• Mississippi State -- Mississippi State University researchers are developing a biological map of how three tiny pathogens cause big losses for cattle producers each year. (cattletoday.com)
  • veterinary
  • On 27 June, chief veterinary officers and other experts from around the world will meet at FAO Headquarters to discuss measures to safeguard remaining samples of virus and vaccines in laboratories, and to assess risks and response requirements in the fight against other high impact diseases. (fao.org)
  • And of course it also improves the financial situation of the cattle owners, who are able to minimise losses', explains Jørgen Agerholm, who is also Head of the Section for Veterinary Reproduction and Obstetrics. (eurekalert.org)
  • The veterinary department informed me that approximately 50 cattle have died because of babesiosis, a tick-borne disease," he said. (co.zm)
  • In my veterinary practice of more than twenty years, which has been devoted in large part to cattle, with special reference to the disease of abortion, I have found that in nearly every case of abortion, except such as were caused by a fall, a kick or other absolute violence, the germs of the disease were in both the cow and the foetus. (oldandsold.com)
  • He made important contributions to veterinary medicine and published, among others, about the natural causes of cattle diseases (Leeuwarden, 1765). (wikipedia.org)
  • Zealand
  • The initial outbreak in July led to concerns that the disease that could affect market access for New Zealand's diary products, but led only to a brief dip in the New Zealand dollar. (reuters.com)
  • News in July of the country's first confirmed cases briefly knocked the New Zealand dollar given the importance of the cattle industry for the economy. (independent.ie)
  • infectious
  • This marked the first time that an arthropod had been definitively linked with the transmission of an infectious disease and presaged the eventual discovery of insects as important vectors in a number of diseases (see yellow fever, malaria). (wikipedia.org)
  • vaccination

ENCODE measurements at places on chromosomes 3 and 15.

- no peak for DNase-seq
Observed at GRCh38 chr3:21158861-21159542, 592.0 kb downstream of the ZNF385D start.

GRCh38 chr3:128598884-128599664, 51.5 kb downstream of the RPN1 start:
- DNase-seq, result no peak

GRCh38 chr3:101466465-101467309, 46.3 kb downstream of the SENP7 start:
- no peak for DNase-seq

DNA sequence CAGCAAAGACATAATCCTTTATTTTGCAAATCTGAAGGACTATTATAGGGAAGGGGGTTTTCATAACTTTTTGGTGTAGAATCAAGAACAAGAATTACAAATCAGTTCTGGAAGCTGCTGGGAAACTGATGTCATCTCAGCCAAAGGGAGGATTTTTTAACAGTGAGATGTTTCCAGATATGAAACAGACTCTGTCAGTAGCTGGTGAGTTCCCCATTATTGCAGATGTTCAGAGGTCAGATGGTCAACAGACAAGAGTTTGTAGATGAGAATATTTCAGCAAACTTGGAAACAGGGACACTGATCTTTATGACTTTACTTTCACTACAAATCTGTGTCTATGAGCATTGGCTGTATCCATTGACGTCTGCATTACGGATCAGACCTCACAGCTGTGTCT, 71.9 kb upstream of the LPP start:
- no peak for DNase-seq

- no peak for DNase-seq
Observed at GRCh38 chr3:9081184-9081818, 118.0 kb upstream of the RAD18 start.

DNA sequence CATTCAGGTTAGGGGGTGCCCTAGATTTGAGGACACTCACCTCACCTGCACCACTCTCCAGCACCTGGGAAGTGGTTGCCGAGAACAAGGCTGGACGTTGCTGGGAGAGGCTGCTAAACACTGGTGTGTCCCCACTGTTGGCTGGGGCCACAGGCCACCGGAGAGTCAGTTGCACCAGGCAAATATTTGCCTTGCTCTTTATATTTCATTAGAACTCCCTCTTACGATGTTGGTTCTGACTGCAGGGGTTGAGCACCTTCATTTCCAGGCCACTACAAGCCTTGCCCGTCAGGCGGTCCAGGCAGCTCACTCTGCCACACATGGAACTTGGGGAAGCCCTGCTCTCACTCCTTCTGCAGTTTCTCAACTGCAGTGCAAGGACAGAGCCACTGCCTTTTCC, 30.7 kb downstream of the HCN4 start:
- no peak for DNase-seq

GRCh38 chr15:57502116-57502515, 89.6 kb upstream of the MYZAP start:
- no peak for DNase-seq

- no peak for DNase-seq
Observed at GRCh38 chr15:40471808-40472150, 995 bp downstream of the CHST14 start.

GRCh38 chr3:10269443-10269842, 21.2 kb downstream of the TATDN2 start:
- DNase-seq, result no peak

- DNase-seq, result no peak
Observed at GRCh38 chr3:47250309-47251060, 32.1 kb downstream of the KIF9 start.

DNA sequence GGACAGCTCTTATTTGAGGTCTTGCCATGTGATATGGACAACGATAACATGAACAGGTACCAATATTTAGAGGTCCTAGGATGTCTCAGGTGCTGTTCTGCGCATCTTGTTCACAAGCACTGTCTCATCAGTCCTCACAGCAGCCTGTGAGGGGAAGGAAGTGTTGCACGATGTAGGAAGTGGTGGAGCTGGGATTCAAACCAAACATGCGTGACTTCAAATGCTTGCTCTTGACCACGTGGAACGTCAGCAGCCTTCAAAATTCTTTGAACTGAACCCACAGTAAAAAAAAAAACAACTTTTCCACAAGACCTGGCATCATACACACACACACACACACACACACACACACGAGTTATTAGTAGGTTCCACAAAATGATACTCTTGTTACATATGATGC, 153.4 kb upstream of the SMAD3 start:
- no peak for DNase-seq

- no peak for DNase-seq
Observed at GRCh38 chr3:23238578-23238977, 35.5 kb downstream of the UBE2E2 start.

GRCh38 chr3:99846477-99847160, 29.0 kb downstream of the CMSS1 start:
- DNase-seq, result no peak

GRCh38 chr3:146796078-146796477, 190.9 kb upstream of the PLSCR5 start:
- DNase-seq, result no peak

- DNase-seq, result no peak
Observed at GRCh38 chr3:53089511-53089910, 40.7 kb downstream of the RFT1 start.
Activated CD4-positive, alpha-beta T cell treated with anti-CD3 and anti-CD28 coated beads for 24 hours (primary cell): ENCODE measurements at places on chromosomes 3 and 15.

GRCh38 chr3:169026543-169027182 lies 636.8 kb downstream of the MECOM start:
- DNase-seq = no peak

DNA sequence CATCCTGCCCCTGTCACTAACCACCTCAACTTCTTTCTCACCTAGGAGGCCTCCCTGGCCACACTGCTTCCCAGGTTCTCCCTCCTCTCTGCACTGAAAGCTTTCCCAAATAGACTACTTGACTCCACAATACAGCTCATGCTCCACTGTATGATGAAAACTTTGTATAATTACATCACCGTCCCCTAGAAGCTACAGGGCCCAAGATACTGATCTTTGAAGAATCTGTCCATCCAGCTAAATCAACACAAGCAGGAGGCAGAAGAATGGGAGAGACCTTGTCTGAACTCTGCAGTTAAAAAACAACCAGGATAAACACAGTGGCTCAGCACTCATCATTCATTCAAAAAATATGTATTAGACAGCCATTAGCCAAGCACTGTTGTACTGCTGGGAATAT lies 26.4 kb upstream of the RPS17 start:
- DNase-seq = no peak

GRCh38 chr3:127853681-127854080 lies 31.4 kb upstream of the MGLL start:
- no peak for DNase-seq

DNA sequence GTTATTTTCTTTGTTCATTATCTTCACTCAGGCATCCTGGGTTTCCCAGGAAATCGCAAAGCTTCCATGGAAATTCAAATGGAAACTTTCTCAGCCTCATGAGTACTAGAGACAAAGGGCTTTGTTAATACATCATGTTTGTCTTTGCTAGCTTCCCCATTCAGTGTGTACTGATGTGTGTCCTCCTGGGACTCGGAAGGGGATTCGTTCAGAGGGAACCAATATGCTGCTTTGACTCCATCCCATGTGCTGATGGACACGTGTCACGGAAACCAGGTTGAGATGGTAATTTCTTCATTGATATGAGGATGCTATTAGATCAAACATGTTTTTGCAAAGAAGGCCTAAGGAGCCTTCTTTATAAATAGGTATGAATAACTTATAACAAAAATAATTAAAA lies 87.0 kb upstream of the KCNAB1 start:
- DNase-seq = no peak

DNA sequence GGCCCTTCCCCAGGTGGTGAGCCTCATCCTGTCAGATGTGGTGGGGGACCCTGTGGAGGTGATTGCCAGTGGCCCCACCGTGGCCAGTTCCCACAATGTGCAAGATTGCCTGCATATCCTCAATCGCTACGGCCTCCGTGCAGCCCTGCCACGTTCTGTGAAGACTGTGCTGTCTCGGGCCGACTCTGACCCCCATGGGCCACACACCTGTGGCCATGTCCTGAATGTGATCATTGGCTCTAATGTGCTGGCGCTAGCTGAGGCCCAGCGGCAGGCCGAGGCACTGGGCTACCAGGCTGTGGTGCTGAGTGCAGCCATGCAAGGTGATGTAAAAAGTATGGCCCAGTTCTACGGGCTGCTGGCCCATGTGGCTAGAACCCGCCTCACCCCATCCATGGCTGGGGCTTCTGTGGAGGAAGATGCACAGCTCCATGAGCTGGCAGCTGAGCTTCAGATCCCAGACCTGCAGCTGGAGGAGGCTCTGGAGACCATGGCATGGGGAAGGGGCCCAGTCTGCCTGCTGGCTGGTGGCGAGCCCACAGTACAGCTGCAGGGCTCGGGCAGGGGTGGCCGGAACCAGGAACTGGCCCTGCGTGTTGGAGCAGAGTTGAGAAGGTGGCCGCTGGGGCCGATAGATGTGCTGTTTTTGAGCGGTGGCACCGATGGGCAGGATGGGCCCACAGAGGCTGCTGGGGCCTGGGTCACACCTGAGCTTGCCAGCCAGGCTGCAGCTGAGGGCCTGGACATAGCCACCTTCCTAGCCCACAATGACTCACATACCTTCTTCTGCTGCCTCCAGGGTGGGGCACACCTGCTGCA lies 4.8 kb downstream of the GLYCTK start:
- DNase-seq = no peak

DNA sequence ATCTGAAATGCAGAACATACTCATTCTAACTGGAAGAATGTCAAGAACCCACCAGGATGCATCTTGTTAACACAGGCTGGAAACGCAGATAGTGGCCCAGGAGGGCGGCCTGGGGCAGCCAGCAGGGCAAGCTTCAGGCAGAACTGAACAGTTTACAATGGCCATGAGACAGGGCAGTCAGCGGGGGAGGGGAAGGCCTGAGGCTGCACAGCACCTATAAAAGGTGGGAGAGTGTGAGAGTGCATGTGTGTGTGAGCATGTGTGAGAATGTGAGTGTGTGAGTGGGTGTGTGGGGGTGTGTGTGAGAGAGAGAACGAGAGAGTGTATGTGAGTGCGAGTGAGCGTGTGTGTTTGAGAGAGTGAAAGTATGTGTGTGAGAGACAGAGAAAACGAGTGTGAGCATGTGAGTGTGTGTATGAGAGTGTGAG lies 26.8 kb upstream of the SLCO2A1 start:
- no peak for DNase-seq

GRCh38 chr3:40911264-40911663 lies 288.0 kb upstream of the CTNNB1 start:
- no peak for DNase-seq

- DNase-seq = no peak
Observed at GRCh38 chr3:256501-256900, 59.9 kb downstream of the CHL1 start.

• The most commonly used clostridial vaccination in cattle is the 7-way type which protects against Clostridium chauveoi (blackleg), Clostridium septicum and Clostridium sordelli (malignant edema), Clostridium novyi (black disease), and three types of Clostridium perfringens (enterotoxemia). (cattletoday.info)
  • affects
  • She then worked with ornithologist Chris Perrins trying to identify the virus responsible for puffinosis, a disease that affects the Manx shearwater (Puffinus puffinus) sea bird. (wikipedia.org)
  • animal
  • The UN's Food and Agriculture Organisation says it will be the first time in history that humankind has succeeded in killing off an animal disease. (fwi.co.uk)
  • Research results like these will heighten the animal welfare by limiting the spread of such diseases. (eurekalert.org)
  • commonly
  • Mastitis is commonly caused by poor hygiene in cubicle houses and milking parlours, especially where cattle are forced to lie in damp and dirty conditions. (vegsoc.org)
  • Scientists
  • Scientists at Advanced Cell Technology in Worcester, MA, U.S. extracted DNA from banteng cells kept in the San Diego Zoo's "Frozen Zoo" facility, and transferred it into eggs from domesticated cattle, a process called somatic cell nuclear transfer. (wikipedia.org)
  • causes
  • Infected cattle develop MCF, which causes immune cell production to spin out of control, leading to death within a few weeks. (phys.org)